Oil is a boom business in Fort McMurray, Alberta, where an abundance of jobs, its remote location and frigid temperatures -- Friday's overnight low was minus 18 -- put labor at a premium.
"It's a hostile environment," said Richard Kettler, a geochemist who teaches courses on energy issues at the University of Nebraska-Lincoln. "It gets cold. People really don't want to live there."
Those conditions, as well as the commitment to heavy crude oil, have led to a boon for boiler builders at Lincoln's Cleaver-Brooks plant.
For the past eight years, the plant has manufactured some three-dozen massive boilers used to generate huge quantities of steam used to remove heavy crude from Canada's Athabasca Oil Sands, the same oil TransCanada is shipping in Keystone pipeline, and wants to ship in the Keystone XL.
Each boiler is the size of a small house and weigh about 200,000 pounds.
"They're huge pieces of equpment," said Jason Jacobi, an engineer and sales manager at Cleaver-Brooks in Lincoln.
The company lists major oil extractors such as Shell and Canadian Natural Resources Ltd. among its clients.
"No one else in the world really needs that much steam," Jacobi said. "We've made a focus, as a company, to address that market."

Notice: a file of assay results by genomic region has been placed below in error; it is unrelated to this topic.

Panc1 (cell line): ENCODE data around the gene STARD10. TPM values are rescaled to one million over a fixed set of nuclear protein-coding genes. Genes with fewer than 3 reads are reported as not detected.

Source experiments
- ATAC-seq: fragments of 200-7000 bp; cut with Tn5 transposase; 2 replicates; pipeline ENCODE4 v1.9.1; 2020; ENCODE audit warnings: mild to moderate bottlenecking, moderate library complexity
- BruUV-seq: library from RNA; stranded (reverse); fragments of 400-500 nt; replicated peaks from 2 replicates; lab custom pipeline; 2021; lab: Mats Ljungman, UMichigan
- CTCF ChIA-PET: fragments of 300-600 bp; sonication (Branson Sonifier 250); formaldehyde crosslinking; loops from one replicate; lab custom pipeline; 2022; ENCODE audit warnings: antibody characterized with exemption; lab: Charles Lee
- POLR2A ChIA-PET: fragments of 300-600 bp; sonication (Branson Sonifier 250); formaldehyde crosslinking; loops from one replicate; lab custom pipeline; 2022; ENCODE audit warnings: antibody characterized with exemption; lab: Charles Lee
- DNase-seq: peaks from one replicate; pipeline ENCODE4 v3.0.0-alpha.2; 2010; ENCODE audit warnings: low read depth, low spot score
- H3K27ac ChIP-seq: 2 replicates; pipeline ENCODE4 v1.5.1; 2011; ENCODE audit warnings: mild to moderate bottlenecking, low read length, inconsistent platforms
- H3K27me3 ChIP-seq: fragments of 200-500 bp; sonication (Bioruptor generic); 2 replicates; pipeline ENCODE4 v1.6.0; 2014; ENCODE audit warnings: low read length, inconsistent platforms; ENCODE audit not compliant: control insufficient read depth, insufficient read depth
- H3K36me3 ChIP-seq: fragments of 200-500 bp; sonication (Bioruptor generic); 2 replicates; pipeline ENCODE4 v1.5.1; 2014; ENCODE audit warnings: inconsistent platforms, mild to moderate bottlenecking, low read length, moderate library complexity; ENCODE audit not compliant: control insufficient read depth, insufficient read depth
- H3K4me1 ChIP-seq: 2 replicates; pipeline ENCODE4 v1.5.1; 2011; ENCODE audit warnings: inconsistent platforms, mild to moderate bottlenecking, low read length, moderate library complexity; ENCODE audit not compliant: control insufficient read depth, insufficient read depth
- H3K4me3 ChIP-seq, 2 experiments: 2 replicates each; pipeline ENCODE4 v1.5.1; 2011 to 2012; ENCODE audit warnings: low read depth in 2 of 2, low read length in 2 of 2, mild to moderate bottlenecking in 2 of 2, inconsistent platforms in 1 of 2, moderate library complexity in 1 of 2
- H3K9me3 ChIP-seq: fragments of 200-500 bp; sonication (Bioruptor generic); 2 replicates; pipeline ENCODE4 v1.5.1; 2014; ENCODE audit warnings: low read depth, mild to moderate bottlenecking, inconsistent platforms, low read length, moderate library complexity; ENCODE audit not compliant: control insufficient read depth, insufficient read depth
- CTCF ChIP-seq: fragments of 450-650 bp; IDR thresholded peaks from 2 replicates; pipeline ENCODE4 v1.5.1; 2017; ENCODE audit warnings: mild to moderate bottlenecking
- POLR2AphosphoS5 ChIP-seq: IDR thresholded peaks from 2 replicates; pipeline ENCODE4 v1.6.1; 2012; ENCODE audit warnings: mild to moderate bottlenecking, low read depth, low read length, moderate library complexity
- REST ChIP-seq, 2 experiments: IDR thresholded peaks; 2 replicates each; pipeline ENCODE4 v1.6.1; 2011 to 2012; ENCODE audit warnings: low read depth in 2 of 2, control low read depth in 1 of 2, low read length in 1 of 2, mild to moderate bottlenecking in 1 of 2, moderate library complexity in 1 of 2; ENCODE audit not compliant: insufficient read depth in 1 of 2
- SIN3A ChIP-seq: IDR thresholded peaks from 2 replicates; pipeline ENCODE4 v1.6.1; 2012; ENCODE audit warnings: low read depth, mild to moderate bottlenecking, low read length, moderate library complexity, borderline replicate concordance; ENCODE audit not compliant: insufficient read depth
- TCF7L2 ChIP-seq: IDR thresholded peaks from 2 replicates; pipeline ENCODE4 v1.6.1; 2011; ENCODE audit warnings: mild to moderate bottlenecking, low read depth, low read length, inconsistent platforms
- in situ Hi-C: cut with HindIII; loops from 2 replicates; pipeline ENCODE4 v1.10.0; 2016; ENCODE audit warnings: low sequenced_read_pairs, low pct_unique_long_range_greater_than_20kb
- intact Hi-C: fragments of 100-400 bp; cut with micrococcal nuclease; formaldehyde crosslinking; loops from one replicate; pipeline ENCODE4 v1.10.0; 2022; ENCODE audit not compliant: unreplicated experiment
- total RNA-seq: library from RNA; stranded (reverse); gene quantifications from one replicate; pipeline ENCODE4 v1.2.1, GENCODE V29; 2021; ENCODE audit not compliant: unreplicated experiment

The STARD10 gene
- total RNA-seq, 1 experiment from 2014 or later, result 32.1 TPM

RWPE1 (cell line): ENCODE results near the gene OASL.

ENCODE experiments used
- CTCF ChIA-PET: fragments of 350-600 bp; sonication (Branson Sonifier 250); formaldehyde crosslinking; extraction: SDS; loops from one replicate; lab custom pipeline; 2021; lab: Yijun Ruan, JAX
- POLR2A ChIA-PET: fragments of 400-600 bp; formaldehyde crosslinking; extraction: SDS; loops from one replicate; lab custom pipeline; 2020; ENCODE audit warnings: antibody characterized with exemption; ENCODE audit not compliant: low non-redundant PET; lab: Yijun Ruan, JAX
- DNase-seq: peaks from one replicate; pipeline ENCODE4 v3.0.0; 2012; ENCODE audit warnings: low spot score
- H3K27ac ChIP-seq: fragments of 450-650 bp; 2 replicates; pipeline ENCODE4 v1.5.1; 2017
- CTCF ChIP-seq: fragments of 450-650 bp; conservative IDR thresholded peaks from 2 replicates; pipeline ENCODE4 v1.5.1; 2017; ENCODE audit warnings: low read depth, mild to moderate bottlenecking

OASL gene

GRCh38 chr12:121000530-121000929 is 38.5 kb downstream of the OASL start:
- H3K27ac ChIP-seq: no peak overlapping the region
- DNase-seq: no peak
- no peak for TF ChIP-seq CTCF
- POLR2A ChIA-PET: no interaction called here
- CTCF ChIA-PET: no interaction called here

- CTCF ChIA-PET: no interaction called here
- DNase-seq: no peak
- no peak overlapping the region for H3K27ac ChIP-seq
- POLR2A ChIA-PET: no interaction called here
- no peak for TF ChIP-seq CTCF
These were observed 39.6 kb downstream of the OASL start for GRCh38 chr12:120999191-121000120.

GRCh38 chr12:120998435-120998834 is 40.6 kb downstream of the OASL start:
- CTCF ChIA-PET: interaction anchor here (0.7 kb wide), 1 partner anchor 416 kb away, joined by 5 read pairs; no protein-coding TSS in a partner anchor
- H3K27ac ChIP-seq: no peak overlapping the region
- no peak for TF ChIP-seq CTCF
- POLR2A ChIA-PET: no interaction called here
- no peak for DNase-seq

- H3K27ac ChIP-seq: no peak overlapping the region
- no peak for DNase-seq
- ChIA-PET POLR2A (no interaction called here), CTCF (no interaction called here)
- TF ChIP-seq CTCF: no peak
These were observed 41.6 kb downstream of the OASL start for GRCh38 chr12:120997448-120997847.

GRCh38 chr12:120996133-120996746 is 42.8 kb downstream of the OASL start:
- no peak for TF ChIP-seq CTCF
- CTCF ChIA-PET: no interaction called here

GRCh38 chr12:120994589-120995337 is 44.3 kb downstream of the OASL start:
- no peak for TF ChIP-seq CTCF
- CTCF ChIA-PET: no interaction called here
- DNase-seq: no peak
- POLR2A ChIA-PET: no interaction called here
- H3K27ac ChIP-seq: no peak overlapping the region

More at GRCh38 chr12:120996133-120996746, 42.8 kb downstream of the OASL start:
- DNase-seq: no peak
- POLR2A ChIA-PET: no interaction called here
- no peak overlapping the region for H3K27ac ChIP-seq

Projects with several boiler units can come with price tags as high as $50 million to $60 million, Jacobi said.
The boilers are used to generate steam, which is then pushed into the earth, often as part of a process called steam assisted gravity drainage, an alernative to open-pit mining that is less invasive to the landscape and can reach oil deposits deep below the surface. The steam from one well reduces the viscosity of the oil, and a parallel well brings the thinned oil and the condensed steam water to the surface.
"Most of the oil ... from that area will be eventually recovered using a technique like this," Kettler said. "It's cleaner, cheaper, works a lot better for everybody."
Another extraction process that also uses steam is called cyclic steam stimulation, in which the same well is used to pump steam into a reservoir, then pull oil and water out.
Cleaver-Brooks' boilers -- which also are in South America, the southern United States and the Middle East -- can be used in both extraction methods.
Before about 10 years ago, most steam boilers were built on the oil fields where they were used. The company makes prepackaged and modular boilers, which are almost entirely assembled before leaving the plant.
Jacobi said Shell approached Cleaver-Brooks with the idea in 2004.
"Twenty years ago, if you had real heavy oil, you couldn't give it away," Kettler said. Now, "the price of oil is such that they can justify recovering that heavier oil."
And there's a similarly high demand for equipment used in heavy oil extraction, he said.
"These guys are gonna be in business for a while."
Reach Zach Pluhacek at 402-473-7234 or email@example.com.